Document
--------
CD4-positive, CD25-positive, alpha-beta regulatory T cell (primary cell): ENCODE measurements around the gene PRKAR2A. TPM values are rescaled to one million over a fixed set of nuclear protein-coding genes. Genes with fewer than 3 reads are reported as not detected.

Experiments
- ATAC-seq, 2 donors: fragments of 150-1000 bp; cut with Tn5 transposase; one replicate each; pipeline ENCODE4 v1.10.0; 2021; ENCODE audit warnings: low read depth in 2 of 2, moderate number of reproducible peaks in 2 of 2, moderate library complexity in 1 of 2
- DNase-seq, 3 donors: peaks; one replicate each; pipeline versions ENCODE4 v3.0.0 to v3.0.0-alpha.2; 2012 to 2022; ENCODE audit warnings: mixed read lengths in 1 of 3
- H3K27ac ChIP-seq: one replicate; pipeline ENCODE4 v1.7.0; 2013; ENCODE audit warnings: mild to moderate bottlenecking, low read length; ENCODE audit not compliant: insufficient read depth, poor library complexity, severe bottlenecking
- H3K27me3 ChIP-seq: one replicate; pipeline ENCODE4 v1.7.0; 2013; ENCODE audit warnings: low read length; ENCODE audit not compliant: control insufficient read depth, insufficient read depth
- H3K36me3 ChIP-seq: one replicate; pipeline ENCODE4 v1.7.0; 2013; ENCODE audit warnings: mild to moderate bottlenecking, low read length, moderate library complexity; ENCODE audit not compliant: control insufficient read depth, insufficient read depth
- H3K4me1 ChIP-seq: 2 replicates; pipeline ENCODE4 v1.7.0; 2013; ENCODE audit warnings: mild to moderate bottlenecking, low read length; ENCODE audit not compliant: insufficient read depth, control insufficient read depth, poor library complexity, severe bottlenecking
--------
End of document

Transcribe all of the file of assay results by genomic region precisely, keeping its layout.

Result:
CD4-positive, CD25-positive, alpha-beta regulatory T cell (primary cell): ENCODE measurements around the gene PRKAR2A. TPM values are rescaled to one million over a fixed set of nuclear protein-coding genes. Genes with fewer than 3 reads are reported as not detected.

Experiments
- ATAC-seq, 2 donors: fragments of 150-1000 bp; cut with Tn5 transposase; one replicate each; pipeline ENCODE4 v1.10.0; 2021; ENCODE audit warnings: low read depth in 2 of 2, moderate number of reproducible peaks in 2 of 2, moderate library complexity in 1 of 2
- DNase-seq, 3 donors: peaks; one replicate each; pipeline versions ENCODE4 v3.0.0 to v3.0.0-alpha.2; 2012 to 2022; ENCODE audit warnings: mixed read lengths in 1 of 3
- H3K27ac ChIP-seq: one replicate; pipeline ENCODE4 v1.7.0; 2013; ENCODE audit warnings: mild to moderate bottlenecking, low read length; ENCODE audit not compliant: insufficient read depth, poor library complexity, severe bottlenecking
- H3K27me3 ChIP-seq: one replicate; pipeline ENCODE4 v1.7.0; 2013; ENCODE audit warnings: low read length; ENCODE audit not compliant: control insufficient read depth, insufficient read depth
- H3K36me3 ChIP-seq: one replicate; pipeline ENCODE4 v1.7.0; 2013; ENCODE audit warnings: mild to moderate bottlenecking, low read length, moderate library complexity; ENCODE audit not compliant: control insufficient read depth, insufficient read depth
- H3K4me1 ChIP-seq: 2 replicates; pipeline ENCODE4 v1.7.0; 2013; ENCODE audit warnings: mild to moderate bottlenecking, low read length; ENCODE audit not compliant: insufficient read depth, control insufficient read depth, poor library complexity, severe bottlenecking